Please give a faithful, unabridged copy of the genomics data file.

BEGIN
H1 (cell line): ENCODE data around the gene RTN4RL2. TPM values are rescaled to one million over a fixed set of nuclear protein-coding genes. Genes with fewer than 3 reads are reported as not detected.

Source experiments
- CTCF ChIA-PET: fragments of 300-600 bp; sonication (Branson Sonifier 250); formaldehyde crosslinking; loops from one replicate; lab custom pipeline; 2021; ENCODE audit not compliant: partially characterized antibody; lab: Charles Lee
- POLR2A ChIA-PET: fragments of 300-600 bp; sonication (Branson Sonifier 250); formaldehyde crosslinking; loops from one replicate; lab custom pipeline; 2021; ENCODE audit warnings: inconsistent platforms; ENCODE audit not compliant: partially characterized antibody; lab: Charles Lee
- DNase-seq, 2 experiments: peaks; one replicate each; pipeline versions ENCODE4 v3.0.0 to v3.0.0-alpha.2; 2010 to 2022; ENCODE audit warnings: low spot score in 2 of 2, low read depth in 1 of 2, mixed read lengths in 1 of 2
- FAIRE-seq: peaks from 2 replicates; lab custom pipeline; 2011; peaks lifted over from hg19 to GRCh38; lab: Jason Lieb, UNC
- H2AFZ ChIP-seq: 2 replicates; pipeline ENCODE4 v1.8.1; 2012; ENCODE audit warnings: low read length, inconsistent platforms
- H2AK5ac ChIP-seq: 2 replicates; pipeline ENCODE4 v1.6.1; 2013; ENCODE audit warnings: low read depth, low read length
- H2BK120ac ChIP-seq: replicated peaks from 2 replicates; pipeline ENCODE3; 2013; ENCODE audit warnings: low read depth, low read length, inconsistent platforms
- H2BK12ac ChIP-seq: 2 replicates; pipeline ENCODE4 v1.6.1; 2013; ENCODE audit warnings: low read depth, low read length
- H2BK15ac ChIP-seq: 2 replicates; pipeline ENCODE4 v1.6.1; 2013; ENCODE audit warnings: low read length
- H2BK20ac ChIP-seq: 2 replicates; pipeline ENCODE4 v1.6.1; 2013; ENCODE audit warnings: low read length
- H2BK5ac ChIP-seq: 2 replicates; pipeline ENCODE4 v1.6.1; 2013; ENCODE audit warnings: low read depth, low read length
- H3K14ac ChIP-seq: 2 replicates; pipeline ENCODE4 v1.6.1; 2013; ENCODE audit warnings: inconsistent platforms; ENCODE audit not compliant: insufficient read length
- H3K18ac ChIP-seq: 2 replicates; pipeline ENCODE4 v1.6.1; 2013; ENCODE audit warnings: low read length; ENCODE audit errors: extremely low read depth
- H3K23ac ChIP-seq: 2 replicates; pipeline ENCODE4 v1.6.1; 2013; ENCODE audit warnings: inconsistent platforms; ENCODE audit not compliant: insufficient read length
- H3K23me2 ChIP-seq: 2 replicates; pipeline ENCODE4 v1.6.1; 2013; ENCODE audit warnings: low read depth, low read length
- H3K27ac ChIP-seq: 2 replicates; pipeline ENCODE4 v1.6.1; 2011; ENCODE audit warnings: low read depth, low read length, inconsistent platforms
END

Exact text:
H1 (cell line): ENCODE data around the gene RTN4RL2. TPM values are rescaled to one million over a fixed set of nuclear protein-coding genes. Genes with fewer than 3 reads are reported as not detected.

Source experiments
- CTCF ChIA-PET: fragments of 300-600 bp; sonication (Branson Sonifier 250); formaldehyde crosslinking; loops from one replicate; lab custom pipeline; 2021; ENCODE audit not compliant: partially characterized antibody; lab: Charles Lee
- POLR2A ChIA-PET: fragments of 300-600 bp; sonication (Branson Sonifier 250); formaldehyde crosslinking; loops from one replicate; lab custom pipeline; 2021; ENCODE audit warnings: inconsistent platforms; ENCODE audit not compliant: partially characterized antibody; lab: Charles Lee
- DNase-seq, 2 experiments: peaks; one replicate each; pipeline versions ENCODE4 v3.0.0 to v3.0.0-alpha.2; 2010 to 2022; ENCODE audit warnings: low spot score in 2 of 2, low read depth in 1 of 2, mixed read lengths in 1 of 2
- FAIRE-seq: peaks from 2 replicates; lab custom pipeline; 2011; peaks lifted over from hg19 to GRCh38; lab: Jason Lieb, UNC
- H2AFZ ChIP-seq: 2 replicates; pipeline ENCODE4 v1.8.1; 2012; ENCODE audit warnings: low read length, inconsistent platforms
- H2AK5ac ChIP-seq: 2 replicates; pipeline ENCODE4 v1.6.1; 2013; ENCODE audit warnings: low read depth, low read length
- H2BK120ac ChIP-seq: replicated peaks from 2 replicates; pipeline ENCODE3; 2013; ENCODE audit warnings: low read depth, low read length, inconsistent platforms
- H2BK12ac ChIP-seq: 2 replicates; pipeline ENCODE4 v1.6.1; 2013; ENCODE audit warnings: low read depth, low read length
- H2BK15ac ChIP-seq: 2 replicates; pipeline ENCODE4 v1.6.1; 2013; ENCODE audit warnings: low read length
- H2BK20ac ChIP-seq: 2 replicates; pipeline ENCODE4 v1.6.1; 2013; ENCODE audit warnings: low read length
- H2BK5ac ChIP-seq: 2 replicates; pipeline ENCODE4 v1.6.1; 2013; ENCODE audit warnings: low read depth, low read length
- H3K14ac ChIP-seq: 2 replicates; pipeline ENCODE4 v1.6.1; 2013; ENCODE audit warnings: inconsistent platforms; ENCODE audit not compliant: insufficient read length
- H3K18ac ChIP-seq: 2 replicates; pipeline ENCODE4 v1.6.1; 2013; ENCODE audit warnings: low read length; ENCODE audit errors: extremely low read depth
- H3K23ac ChIP-seq: 2 replicates; pipeline ENCODE4 v1.6.1; 2013; ENCODE audit warnings: inconsistent platforms; ENCODE audit not compliant: insufficient read length
- H3K23me2 ChIP-seq: 2 replicates; pipeline ENCODE4 v1.6.1; 2013; ENCODE audit warnings: low read depth, low read length
- H3K27ac ChIP-seq: 2 replicates; pipeline ENCODE4 v1.6.1; 2011; ENCODE audit warnings: low read depth, low read length, inconsistent platforms